Eileen Tamura, author of the 2013 book “In Defense of Justice: Joseph Kurihara and the Japanese American Struggle for Equality,” will be the keynote speaker at the 45th annual Manzanar Pilgrimage, sponsored by the Manzanar Committee, scheduled for noon PDT on Saturday, April 26, at the Manzanar National Historic Site, located on U.S. Highway 395 in California’s Owens Valley, between the towns of Lone Pine and Independence, approximately 230 miles north of Los Angeles.
Each year, over 1,000 people from diverse backgrounds, including students, teachers, community members, clergy and former incarcerees, attend the pilgrimage, which commemorates the unjust imprisonment of over 110,000 Americans of Japanese ancestry in ten American concentration camps located in the most desolate, isolated regions of the United States during World War II. Manzanar was the first of these camps to be established.
Tamura, a professor of history of education and chair of the Department of Educational Foundations at the University of Hawaii College of Education in Honolulu, reveals a history of Japanese Americans during the first half of the 20th century as lived by Joseph Yoshisuke Kurihara, a dissident who was one of the central figures in the Dec. 5-6, 1942 Manzanar Riot, and eventually ended up at the Tule Lake Segregation Center.
“We are so pleased to have Eileen Tamura as our keynote speaker,” said Manzanar Committee Co-Chair Bruce Embrey. “Her contributions to our understanding of what our families and community endured during World War II are unique and powerful.
“Examining one of the most outspoken and least understood inmates, Joe Kurihara, Professor Tamura illuminates the painful and complicated nature of the forced removal. By telling the personal story of Joe Kurihara, she sheds new light on the heroic resistance within Manzanar, particularly the events surrounding the Manzanar Riot of December 1942. She offers new understanding of the painful and divisive issue of loyalty and the struggles of those who chose to renounce their U.S. citizenship. We’re proud and excited to have Professor Tamura as our keynote speaker.”
With the theme “A Memory, A Monument, A Movement,” this year’s pilgrimage will celebrate the 50th anniversary of the Civil Rights Act of 1964, as well as the 10th anniversary of the opening of the Visitors Center at the Manzanar National Historic Site.
The afternoon program, held at the Manzanar cemetery site, will begin with a performance by UCLA Kyodo Taiko, the first collegiate taiko group in North America. It will conclude with the traditional interfaith service, and onto dancing.
In addition to the daytime program, the Manzanar At Dusk program follows that same evening, from 5 to 8 p.m., at the Lone Pine High School auditorium, located at 538 S. Main St. (Highway 395) in Lone Pine, nine miles south of the Manzanar National Historic Site, across the street from McDonald’s.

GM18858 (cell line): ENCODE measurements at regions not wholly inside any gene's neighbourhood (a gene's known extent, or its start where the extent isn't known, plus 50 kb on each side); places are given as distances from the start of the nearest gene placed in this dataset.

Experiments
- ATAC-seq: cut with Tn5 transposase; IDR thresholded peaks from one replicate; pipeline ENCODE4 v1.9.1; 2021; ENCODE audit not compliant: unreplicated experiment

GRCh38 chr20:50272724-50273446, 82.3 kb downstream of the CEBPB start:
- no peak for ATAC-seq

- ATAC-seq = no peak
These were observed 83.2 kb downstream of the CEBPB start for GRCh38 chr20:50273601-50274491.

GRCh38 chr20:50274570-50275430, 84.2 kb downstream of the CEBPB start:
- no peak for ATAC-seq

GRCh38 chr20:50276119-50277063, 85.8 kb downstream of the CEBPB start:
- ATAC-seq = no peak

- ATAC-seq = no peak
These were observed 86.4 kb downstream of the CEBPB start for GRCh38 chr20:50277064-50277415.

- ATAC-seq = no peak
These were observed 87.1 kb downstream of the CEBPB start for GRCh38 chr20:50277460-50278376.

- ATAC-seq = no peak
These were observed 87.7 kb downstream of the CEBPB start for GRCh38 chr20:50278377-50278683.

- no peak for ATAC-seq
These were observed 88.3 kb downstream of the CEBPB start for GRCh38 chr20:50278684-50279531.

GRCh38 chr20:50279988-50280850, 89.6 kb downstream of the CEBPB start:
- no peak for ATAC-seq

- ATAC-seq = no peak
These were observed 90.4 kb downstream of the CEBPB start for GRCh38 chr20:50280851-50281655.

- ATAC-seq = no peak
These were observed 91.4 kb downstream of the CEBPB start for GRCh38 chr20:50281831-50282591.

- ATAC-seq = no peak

Manzanar At Dusk is co-sponsored by the Nikkei Student Unions at CSU Fullerton, CSU Long Beach, Cal Poly Pomona, UCLA, and UC San Diego.
Through a creative presentation, small group discussions and an open mic session, Manzanar At Dusk participants will have the opportunity to learn about the experiences of those incarcerated in the camps. Participants will also be able to interact with former incarcerees in attendance to hear their personal stories, to share their own experiences, and discuss the relevance of the concentration camp experience to present-day events and issues.
Both the Manzanar Pilgrimage and the Manzanar At Dusk program will also deal with the current fight to protect Manzanar’s viewshed from being marred forever by large-scale renewable energy development by the Los Angeles Department of Water and Power’s proposed Southern Owens Valley Solar Ranch, and by Inyo County proposing to open up even more land near Manzanar to such development.
The Manzanar Committee has also announced that bus transportation to the pilgrimage from Downtown Los Angeles is available.
The bus will depart at 7 a.m., arriving at the pilgrimage at approximately 11:30 a.m., and will also take participants to the Interpretive Center at the Manzanar National Historic Site following the afternoon program. The bus should arrive back in Los Angeles at approximately 8:30 p.m.
Reservations will be accepted on a first-come, first-served basis. For further information or to make a reservation, call (323) 662-5102, or send email to email@example.com. The non-refundable fare is $40 general, $30 for students and seniors. Complimentary fares are available for those who were incarcerated at any of the former American concentration camps or other confinement sites during World War II.
Anyone wishing to attend the Manzanar At Dusk program that evening should make other transportation arrangements.
The Gardena Valley Japanese Cultural Institute (GVJCI) is offering bus transportation to the Manzanar Pilgrimage from Gardena. The bus leaves GVJCI at 6:30 a.m., and will return by 8:30 p.m. Registration information for the GVJCI bus is available online at www.jci-gardena.org.
Pilgrimage participants are advised bring their own lunch, drinks and snacks as there are no facilities to purchase food at the Manzanar National Historic Site (restaurants and fast-food outlets are located in Lone Pine and Independence). Water will be provided at the site.
Both the daytime program and the Manzanar At Dusk event are free and open to the public.
For more information, call (323) 662-5102, email firstname.lastname@example.org, or check the Manzanar Committee’s official blog at http://blog.manzanarcommittee.org.